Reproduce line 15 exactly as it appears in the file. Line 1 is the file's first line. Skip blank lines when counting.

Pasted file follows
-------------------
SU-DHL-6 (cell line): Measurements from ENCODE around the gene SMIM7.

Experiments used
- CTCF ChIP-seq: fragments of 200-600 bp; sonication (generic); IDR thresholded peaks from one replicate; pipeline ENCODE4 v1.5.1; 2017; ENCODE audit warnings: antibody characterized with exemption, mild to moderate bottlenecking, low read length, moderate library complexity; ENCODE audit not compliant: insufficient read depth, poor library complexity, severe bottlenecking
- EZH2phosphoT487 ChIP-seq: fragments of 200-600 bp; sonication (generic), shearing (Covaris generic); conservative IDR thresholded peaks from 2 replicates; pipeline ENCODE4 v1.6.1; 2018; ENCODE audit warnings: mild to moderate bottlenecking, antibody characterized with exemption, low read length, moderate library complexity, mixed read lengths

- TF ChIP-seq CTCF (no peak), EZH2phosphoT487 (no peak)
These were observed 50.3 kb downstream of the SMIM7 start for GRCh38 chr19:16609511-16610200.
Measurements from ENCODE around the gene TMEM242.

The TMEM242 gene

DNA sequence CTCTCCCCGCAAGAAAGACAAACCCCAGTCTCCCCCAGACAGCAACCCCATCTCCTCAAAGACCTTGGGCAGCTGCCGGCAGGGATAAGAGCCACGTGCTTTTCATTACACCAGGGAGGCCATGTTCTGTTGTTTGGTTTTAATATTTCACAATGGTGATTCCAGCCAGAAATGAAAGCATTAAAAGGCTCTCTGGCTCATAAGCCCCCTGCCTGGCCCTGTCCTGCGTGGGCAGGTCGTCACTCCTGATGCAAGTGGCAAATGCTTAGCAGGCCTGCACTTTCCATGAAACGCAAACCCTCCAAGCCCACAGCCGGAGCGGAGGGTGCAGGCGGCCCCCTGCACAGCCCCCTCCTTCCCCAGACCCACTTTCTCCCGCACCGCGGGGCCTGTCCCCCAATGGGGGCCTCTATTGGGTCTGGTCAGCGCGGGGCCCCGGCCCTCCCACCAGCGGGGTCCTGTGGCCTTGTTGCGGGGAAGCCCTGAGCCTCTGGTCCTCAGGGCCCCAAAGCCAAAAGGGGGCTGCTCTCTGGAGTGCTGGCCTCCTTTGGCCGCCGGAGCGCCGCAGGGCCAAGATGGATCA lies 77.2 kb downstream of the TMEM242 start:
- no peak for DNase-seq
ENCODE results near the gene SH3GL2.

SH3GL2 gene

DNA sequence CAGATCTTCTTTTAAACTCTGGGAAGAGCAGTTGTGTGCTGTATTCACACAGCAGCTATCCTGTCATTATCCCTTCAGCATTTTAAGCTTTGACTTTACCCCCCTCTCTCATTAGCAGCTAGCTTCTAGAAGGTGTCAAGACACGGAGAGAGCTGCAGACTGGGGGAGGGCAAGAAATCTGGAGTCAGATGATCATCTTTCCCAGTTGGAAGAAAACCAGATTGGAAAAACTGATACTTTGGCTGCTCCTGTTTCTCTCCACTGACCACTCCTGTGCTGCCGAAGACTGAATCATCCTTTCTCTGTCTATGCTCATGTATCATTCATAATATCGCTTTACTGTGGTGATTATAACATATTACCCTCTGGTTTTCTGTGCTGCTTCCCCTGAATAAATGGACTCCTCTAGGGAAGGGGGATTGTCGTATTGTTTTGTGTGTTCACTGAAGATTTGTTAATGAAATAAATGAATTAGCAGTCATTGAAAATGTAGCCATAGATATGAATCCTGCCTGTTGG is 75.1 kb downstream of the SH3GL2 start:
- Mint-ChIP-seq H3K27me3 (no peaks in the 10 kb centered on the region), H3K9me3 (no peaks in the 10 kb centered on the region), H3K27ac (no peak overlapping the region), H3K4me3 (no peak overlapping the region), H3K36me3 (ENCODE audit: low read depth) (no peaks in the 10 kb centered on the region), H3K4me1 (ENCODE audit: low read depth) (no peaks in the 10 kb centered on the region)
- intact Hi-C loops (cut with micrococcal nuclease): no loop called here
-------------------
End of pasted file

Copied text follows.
- intact Hi-C loops (cut with micrococcal nuclease): no loop called here